Expert urges farmers to embrace organic farming practice

An agricultural expert, Mr Ismail Olawale, has advised farmers in the country to embrace organic farming practices because of its benefits to human health and soil fertility.

Olawale, a fellow at the National Agricultural Extension and Research Liaison Services (NAERLS) made the call in an interview with the News Agency of Nigeria (NAN), on Thursday in Lagos.

The expert noted that organic farming practice was possible both on large and small scale, if the country’s farming systems are restructured.

“To encourage more farmers in the practice of organic farming we need to restructure our farming systems and prioritize crop cultivation that is beneficial to human health as well as the farmers’ pockets.

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“The basic argument of inorganic farming practices and the excessive use of fertilizers in crop cultivation is centered on the quest to increase productivity.

“For farmers who are all out for profits alone, the systematic requirements of organic farming will not work for them.

“Hence the need to encourage and sensitise more farmers on non-artificial and natural farming practices.

“Organic farming either in large scale or small scale is possible. However to enjoy the benefits of organic farming, the farmer needs vast cultivation land,” he said.

Olawale however noted that the practice of organic farming required shift cultivation systems to boost crop productivity.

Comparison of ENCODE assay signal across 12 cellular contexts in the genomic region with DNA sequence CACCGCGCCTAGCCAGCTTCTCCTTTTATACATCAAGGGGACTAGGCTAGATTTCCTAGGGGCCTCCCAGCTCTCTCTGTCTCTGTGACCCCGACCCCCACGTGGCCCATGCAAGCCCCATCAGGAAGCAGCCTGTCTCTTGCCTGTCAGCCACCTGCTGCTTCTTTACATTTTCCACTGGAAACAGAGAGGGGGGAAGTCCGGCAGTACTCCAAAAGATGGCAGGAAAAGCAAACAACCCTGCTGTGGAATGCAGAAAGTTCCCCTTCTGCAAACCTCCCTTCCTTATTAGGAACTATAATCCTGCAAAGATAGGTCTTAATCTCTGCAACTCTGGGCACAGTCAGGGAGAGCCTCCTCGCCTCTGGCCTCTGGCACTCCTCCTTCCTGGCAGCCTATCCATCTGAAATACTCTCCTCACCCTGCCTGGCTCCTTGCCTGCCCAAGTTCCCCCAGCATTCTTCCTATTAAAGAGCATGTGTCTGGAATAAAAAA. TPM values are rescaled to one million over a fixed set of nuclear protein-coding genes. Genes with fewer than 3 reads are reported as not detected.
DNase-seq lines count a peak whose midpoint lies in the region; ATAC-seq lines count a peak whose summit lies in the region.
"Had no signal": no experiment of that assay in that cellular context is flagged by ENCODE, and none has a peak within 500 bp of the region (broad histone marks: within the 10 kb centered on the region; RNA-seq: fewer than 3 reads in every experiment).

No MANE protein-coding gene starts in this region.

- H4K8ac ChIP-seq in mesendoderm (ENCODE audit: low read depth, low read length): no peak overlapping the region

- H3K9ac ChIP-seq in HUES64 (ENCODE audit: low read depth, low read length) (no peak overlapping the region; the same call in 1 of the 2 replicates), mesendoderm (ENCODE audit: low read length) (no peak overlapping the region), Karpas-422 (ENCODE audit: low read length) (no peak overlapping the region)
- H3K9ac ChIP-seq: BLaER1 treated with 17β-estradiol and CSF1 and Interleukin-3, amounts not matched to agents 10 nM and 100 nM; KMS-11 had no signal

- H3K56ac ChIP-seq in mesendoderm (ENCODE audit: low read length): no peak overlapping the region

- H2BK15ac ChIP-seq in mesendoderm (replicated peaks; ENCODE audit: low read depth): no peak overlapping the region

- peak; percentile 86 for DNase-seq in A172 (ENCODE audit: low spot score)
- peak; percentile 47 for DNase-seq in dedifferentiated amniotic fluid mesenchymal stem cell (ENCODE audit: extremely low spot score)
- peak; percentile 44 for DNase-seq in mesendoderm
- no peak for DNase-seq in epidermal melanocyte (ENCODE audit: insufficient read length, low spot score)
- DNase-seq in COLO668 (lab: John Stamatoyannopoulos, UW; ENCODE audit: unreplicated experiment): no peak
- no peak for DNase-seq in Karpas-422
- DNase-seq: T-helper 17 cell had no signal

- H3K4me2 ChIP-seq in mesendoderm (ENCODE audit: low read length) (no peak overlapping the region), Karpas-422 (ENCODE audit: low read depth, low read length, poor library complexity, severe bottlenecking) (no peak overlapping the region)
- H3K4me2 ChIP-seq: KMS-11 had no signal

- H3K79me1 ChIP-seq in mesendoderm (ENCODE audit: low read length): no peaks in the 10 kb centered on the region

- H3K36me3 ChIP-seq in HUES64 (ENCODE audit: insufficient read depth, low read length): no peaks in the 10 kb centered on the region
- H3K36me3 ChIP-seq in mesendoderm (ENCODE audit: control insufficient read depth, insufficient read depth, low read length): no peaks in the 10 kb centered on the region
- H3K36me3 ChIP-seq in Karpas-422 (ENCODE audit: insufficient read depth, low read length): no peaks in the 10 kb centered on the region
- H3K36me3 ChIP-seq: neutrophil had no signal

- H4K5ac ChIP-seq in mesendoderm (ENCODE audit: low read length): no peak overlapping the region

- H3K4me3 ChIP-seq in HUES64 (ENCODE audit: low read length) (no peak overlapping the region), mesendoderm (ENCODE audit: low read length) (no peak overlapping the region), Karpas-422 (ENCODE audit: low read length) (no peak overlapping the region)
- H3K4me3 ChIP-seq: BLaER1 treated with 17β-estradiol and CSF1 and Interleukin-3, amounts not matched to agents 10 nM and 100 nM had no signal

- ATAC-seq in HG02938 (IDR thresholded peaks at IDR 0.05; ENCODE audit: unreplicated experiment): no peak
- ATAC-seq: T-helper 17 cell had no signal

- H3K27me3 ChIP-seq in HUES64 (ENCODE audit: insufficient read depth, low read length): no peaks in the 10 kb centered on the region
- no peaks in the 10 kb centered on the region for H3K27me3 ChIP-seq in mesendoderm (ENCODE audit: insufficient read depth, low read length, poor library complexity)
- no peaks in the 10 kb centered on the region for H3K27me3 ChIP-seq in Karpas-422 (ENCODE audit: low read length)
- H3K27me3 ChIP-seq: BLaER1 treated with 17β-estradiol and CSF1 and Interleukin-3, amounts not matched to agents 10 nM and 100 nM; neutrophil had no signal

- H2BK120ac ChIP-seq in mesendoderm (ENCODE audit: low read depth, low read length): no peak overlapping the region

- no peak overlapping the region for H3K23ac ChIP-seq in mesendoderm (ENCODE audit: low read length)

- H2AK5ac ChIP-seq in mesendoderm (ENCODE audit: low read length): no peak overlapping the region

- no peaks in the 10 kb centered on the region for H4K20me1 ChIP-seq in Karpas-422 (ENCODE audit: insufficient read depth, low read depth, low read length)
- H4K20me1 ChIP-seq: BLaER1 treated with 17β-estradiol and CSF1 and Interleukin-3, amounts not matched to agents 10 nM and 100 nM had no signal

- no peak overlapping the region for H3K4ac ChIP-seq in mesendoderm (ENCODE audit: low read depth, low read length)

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According to him, erosion will be a major challenge a farmer may encounter in the practice of organic farming.

“In order to yield more produce through organic farming, the farmer must also be willing to practice shifting cultivation in crop cultivation.

“Giving the farmland rest every other year makes it more productive in organic farming practice.

“The cultivation of legumes and vegetal crops that cover the farm land surface is also beneficial to productivity.

“One major problem affecting organic farming is the problem of erosion. When erosion wipes away the surface level of the farmland, the most organically cultivated crops are washed off.

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“The root systems of crops cultivated organically like legumes and vegetables are not deep into the soil, hence they will easily wash off when erosion happens.

“This trend has also discouraged so many farmers from embarking on organic farming despite its inherent benefits to human health,” Olawale said. (NAN)

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